August 13, 1985
7 November 1985
| VA 663, Forest, Virginia|
1695 Perrowville Rd, Forest, VA 24551, USA
Greek Revival architecture
Great Smoky Mountains, Great Smoky Mountain, Splash Down Waterpark, Forest Hill Park, Water Country USA
Saint Stephen's Episcopal Church is a historic Episcopal church located at Forest, Bedford County, Virginia.
Saint Stephen's Episcopal Church (Forest, Virginia) Wikipedia
It was built in 1824 and is the 2nd oldest Episcopal Church in the Lynchburg area. Saint Stephen's was established by Nicholas Hamner Cobbs (later Bishop of Alabama) in 1824. Cobbs was the Rector of Trinity Episcopal Church in Boonsboro and would ride his horse from one location to the other to provide Sunday services.
The first building was completed in 1825 on land given by Anne Irvine Moseley, the mother of Elizabeth Moseley Radford. Moseley had purchased part of the Poplar Forest tract from Martha Jefferson Randolph, the oldest daughter of Thomas Jefferson, who had given the land to his daughter for her dowry in 1790. The original church was torn down and the present one erected on the same site in 1844.
In the same year, William Radford and Elizabeth Moseley Radford deeded additional land to enlarge the church property and provide a cemetery for members. The cemetery is still in use today. A lack of funds to make necessary repairs closed the church temporarily in 1911, although occasional services were held.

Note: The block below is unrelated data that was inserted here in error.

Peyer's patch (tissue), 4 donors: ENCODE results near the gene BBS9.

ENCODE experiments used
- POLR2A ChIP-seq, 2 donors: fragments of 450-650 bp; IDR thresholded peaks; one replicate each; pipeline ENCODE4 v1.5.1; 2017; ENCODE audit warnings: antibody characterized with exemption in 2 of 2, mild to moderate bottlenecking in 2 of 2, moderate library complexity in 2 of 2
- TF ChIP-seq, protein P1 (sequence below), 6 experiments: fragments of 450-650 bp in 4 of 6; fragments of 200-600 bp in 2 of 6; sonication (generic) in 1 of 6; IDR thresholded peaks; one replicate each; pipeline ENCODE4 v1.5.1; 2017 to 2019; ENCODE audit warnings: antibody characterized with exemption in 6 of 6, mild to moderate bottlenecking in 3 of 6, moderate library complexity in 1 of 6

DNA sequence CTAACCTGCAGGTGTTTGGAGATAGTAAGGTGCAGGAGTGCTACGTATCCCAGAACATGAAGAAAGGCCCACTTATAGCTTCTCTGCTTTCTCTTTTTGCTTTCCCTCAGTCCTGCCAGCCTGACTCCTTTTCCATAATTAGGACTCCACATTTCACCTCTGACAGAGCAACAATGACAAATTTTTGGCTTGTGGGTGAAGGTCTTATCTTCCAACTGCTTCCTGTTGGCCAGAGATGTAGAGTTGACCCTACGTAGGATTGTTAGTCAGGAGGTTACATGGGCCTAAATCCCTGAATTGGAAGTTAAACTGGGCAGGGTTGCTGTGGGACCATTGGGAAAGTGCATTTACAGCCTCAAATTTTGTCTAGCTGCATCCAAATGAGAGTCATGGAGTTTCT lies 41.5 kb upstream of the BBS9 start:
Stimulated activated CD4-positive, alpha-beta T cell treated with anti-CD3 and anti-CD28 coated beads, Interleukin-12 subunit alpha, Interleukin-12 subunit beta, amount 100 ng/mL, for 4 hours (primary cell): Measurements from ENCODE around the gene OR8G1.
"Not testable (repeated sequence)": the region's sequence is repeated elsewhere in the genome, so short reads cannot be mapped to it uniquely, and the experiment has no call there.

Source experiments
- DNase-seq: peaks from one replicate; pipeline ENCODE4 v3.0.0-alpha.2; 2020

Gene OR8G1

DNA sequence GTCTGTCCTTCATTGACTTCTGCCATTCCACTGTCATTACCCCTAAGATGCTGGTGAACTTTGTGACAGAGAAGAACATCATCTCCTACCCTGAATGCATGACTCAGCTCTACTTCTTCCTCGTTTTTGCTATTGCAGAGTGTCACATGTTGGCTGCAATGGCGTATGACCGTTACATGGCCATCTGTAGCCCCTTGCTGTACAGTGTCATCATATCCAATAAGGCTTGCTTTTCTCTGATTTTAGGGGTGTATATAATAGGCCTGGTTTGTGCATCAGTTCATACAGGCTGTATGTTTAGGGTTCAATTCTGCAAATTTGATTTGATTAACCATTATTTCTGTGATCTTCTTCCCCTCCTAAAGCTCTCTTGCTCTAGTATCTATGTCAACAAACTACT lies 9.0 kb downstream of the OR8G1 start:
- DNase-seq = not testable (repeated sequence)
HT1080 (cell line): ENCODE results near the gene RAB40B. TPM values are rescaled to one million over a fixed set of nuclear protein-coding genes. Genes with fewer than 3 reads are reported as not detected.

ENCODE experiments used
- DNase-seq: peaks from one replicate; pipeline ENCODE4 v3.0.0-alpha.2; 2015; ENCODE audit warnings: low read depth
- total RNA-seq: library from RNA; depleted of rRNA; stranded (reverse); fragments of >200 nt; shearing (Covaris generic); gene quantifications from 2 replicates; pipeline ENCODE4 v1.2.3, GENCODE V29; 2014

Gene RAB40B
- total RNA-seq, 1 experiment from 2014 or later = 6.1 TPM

In 1941, at the instigation of Malcolm Griffin, the church was restored and reopened. Since that date, services have been held continuously. A 2004 renovation project expanded the choir area and enlarged the front area where preaching occurs.
It was listed on the National Register of Historic Places in 1985. The associated Old Rectory was listed in 1973.
The church has retained much of the original furnishings, including the pews, the altar rail and the Bishop’s chair. All the doors and windows are original. In 1897, the gallery at the back of the church was removed, but the side door entrance remains. In the same year, the wooden ceiling and a recessed chancel were added. It is believed that the marble baptismal font was installed during this period, since the pedestal bears the label of Lynchburg Marble Works which was in business from 1879-1883.
When the church reopened in the 1940s, the present altar, the Priest’s and Bishop’s chairs (designed by local artisans Julian and George Lindsey), and the altar cross and prayer stand were given as memorials. The Tiffany stained glass window above the altar was given by a subscription raised by Ethel Dirom.
The church building is a one-storey, three-bay, brick building with partial basement and Greek Revival style trim. It measures 36 feet wide and 61 feet long, and has a low-pitched gable roof.